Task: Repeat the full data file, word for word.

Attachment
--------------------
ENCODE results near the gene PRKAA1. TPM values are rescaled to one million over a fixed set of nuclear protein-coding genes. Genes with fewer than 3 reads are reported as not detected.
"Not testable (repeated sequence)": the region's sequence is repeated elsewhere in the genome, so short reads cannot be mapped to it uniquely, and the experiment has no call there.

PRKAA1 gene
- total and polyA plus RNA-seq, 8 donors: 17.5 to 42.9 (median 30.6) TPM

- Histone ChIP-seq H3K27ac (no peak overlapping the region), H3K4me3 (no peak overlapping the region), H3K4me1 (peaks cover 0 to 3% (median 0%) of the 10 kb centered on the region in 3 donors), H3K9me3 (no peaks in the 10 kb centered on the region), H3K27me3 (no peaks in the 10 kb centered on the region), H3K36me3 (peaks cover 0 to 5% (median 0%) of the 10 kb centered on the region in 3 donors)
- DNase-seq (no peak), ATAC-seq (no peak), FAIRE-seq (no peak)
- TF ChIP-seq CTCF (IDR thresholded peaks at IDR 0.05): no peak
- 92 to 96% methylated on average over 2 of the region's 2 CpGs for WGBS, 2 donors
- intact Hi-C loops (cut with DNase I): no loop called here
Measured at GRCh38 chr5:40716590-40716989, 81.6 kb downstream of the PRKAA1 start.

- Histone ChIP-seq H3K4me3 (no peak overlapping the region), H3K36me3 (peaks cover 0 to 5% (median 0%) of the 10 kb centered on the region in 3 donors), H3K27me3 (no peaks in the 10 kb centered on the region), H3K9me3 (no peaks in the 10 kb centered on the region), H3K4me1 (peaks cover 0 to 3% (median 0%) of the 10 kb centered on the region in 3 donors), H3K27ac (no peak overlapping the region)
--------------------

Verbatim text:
ENCODE results near the gene PRKAA1. TPM values are rescaled to one million over a fixed set of nuclear protein-coding genes. Genes with fewer than 3 reads are reported as not detected.
"Not testable (repeated sequence)": the region's sequence is repeated elsewhere in the genome, so short reads cannot be mapped to it uniquely, and the experiment has no call there.

PRKAA1 gene
- total and polyA plus RNA-seq, 8 donors: 17.5 to 42.9 (median 30.6) TPM

- Histone ChIP-seq H3K27ac (no peak overlapping the region), H3K4me3 (no peak overlapping the region), H3K4me1 (peaks cover 0 to 3% (median 0%) of the 10 kb centered on the region in 3 donors), H3K9me3 (no peaks in the 10 kb centered on the region), H3K27me3 (no peaks in the 10 kb centered on the region), H3K36me3 (peaks cover 0 to 5% (median 0%) of the 10 kb centered on the region in 3 donors)
- DNase-seq (no peak), ATAC-seq (no peak), FAIRE-seq (no peak)
- TF ChIP-seq CTCF (IDR thresholded peaks at IDR 0.05): no peak
- 92 to 96% methylated on average over 2 of the region's 2 CpGs for WGBS, 2 donors
- intact Hi-C loops (cut with DNase I): no loop called here
Measured at GRCh38 chr5:40716590-40716989, 81.6 kb downstream of the PRKAA1 start.

- Histone ChIP-seq H3K4me3 (no peak overlapping the region), H3K36me3 (peaks cover 0 to 5% (median 0%) of the 10 kb centered on the region in 3 donors), H3K27me3 (no peaks in the 10 kb centered on the region), H3K9me3 (no peaks in the 10 kb centered on the region), H3K4me1 (peaks cover 0 to 3% (median 0%) of the 10 kb centered on the region in 3 donors), H3K27ac (no peak overlapping the region)